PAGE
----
Your leaking thatched hut during the restoration of a pre-Enlightenment state.


Hello, my name is Judas Gutenberg and this is my blaag (pronounced as you would the vomit noise "hyroop-bleuach").


decay & ruin
Biosphere II
dead malls
Irving housing

got that wrong

appropriate tech
Arduino μcontrollers
Backwoods Home
Fractal antenna

fun social media stuff

(nobody does!)

Like my brownhouse:
   prolonged downpour
Wednesday, June 25 2014
Miraculously, my right foot recovered almost completely as I slept last night. By this morning, I could walk normally on it (though there were a few little aches). As the day wore on, the pain vanished entirely. By this afternoon, when Gretchen drove Eleanor to the vet to get her stitches out, my feet felt sound enough for me to go on a short mission across the Farm Road to cut up and retrieve a Northern Red Oak top that had snapped off within the last couple of years (it was much fresher and greener than nearly all of the wood I've been salvaging since March). I've also been cutting up and splitting the White Ash salvaged from the bottom of Dug Hill Road. Since it won't be completely dry by heating season, I've been building a pile of it next to the dog house. Though exposed to the rain there, it will nevertheless be able to gradually dry out.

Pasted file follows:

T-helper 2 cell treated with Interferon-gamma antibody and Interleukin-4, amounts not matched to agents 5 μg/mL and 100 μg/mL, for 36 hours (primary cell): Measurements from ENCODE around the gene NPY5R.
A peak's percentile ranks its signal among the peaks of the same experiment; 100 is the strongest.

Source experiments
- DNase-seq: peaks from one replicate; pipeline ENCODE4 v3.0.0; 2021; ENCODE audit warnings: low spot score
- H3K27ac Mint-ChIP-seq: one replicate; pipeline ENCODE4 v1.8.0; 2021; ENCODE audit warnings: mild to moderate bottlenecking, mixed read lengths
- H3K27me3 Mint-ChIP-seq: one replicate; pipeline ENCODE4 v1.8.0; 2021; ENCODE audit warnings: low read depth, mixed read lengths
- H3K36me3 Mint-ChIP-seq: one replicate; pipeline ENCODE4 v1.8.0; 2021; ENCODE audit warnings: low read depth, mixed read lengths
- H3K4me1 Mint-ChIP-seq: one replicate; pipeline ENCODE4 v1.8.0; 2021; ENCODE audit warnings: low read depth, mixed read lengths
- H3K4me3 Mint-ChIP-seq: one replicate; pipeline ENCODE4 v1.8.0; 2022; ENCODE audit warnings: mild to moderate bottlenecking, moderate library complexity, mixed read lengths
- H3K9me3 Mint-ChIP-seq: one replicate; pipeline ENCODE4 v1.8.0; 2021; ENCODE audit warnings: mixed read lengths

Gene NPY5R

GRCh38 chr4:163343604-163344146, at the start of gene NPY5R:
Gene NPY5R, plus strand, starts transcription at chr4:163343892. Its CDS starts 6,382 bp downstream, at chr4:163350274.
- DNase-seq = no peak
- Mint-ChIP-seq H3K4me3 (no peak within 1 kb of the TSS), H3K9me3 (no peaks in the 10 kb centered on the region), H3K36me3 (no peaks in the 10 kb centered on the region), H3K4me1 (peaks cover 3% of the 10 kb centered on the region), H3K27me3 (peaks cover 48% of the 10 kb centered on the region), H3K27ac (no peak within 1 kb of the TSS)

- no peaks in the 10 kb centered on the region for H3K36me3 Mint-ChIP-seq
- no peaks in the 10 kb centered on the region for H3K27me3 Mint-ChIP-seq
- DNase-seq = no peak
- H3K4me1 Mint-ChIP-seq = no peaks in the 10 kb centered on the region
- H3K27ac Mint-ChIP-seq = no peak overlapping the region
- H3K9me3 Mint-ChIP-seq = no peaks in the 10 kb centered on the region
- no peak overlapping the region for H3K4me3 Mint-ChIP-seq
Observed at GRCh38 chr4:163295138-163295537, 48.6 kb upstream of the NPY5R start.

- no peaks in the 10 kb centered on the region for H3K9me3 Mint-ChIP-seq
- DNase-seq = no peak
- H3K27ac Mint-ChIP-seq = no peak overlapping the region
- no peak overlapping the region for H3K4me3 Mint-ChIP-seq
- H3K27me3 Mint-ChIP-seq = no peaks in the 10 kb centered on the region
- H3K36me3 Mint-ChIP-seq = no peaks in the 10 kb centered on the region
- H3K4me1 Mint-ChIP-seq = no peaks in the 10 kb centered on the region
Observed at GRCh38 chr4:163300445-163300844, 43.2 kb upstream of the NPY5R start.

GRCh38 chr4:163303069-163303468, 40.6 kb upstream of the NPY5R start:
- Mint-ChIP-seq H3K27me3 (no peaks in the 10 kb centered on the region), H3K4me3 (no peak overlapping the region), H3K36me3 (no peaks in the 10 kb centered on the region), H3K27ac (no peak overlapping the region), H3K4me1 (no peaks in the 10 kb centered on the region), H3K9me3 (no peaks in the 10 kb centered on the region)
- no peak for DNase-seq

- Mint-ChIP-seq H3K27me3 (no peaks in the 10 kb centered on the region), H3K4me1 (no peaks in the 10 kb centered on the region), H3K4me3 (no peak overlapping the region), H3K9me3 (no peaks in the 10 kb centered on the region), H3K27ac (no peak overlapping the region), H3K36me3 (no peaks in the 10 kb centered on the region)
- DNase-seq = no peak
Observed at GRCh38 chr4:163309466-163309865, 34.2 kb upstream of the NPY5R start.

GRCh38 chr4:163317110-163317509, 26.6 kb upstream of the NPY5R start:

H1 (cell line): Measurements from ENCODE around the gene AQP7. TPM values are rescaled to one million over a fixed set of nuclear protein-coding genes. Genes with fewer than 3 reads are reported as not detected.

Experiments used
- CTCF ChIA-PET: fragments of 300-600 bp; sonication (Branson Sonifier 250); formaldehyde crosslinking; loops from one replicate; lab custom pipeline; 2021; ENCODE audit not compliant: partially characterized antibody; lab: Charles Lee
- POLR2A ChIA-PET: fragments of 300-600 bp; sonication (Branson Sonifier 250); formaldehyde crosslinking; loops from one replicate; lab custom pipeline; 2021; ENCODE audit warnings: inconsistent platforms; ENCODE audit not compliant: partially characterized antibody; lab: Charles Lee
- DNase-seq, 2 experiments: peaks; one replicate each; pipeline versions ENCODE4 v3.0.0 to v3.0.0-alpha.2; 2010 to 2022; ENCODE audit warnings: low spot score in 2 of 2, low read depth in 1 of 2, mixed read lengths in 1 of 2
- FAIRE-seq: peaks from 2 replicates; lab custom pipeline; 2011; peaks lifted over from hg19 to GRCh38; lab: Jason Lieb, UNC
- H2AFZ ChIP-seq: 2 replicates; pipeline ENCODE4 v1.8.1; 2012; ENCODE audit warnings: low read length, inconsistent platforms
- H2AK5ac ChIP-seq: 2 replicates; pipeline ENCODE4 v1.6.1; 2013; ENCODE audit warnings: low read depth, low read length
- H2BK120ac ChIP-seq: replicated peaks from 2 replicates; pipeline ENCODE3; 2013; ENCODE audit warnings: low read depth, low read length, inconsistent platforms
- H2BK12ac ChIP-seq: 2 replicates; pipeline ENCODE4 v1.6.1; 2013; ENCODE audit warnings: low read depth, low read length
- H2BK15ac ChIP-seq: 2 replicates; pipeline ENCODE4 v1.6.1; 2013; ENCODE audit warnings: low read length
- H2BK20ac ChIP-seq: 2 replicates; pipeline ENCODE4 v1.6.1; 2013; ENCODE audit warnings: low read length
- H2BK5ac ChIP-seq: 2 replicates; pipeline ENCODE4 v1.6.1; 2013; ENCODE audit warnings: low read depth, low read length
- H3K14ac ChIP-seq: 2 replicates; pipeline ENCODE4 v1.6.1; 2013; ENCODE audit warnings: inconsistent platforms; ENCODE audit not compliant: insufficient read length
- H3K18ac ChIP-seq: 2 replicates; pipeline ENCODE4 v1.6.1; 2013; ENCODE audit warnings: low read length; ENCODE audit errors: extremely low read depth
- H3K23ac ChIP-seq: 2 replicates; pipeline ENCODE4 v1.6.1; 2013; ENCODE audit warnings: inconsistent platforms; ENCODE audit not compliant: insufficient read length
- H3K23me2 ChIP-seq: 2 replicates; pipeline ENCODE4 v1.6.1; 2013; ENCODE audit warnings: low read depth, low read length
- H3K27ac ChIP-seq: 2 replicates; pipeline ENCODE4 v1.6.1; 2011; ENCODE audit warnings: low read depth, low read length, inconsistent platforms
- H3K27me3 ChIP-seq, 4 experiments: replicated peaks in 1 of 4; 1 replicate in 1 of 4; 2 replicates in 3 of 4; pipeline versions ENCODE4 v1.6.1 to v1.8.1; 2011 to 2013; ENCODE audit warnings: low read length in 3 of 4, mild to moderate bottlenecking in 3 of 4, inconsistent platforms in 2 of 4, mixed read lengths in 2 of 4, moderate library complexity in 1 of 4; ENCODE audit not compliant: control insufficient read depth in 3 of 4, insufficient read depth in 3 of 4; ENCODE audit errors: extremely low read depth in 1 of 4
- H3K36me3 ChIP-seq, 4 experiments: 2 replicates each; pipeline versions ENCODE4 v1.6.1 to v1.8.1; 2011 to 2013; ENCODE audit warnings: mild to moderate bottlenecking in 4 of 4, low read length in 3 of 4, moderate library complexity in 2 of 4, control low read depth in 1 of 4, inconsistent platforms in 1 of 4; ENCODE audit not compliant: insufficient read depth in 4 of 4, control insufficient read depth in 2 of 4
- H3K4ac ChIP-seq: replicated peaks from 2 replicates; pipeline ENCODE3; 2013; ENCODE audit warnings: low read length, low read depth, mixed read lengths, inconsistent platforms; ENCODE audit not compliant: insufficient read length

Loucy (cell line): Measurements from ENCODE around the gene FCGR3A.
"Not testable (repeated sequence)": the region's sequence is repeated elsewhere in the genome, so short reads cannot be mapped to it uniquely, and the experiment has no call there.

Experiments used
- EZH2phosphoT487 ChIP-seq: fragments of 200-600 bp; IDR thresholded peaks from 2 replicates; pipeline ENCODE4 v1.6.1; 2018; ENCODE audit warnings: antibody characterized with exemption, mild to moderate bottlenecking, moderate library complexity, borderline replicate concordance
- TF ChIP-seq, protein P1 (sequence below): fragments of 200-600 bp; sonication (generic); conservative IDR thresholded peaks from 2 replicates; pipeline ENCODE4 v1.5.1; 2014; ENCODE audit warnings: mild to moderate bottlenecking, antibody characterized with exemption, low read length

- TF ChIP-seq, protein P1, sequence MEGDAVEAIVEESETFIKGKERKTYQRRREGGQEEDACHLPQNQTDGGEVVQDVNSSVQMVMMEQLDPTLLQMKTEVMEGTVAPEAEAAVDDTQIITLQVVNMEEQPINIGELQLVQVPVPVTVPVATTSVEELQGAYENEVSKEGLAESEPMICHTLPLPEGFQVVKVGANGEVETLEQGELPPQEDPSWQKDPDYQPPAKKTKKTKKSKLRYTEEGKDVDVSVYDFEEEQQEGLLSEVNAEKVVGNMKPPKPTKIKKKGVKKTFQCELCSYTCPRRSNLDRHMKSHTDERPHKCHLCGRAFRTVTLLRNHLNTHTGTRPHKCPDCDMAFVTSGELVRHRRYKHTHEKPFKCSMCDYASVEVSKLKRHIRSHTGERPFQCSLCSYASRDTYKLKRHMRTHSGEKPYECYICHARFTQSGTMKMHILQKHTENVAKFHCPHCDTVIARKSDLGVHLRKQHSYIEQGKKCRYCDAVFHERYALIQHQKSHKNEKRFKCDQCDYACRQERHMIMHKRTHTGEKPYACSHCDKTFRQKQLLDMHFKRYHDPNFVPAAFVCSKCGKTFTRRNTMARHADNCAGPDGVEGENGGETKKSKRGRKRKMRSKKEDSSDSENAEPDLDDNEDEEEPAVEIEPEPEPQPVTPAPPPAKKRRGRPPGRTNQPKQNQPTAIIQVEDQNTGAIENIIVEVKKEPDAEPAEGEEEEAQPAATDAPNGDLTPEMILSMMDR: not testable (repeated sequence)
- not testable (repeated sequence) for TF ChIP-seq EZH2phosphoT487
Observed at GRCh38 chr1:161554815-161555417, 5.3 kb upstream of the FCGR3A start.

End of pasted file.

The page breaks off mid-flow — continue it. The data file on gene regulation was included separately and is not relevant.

After threatening for awhile with thunder and lightning (giving us enough warning to bring in laundry hanging on the line), the rain came this evening. It took the form of a prolonged downpour, which is a bit unusual (there's brief downpours and long, moderately-paced rains, but it's hard for nature to maintain a heavy rain for all that long). It was the sort of rain that rendered our Verizon DSL useless, so I had to find non-internet ways to spend my evening, including television.
The hole in the basement of the greenhouse had been empty of water earlier today, and I'd been meaning to take advantage of the situation to do some jackhammering, but with this evening's downpour, it was clear my window of jackhammerportunity had slammed shut.

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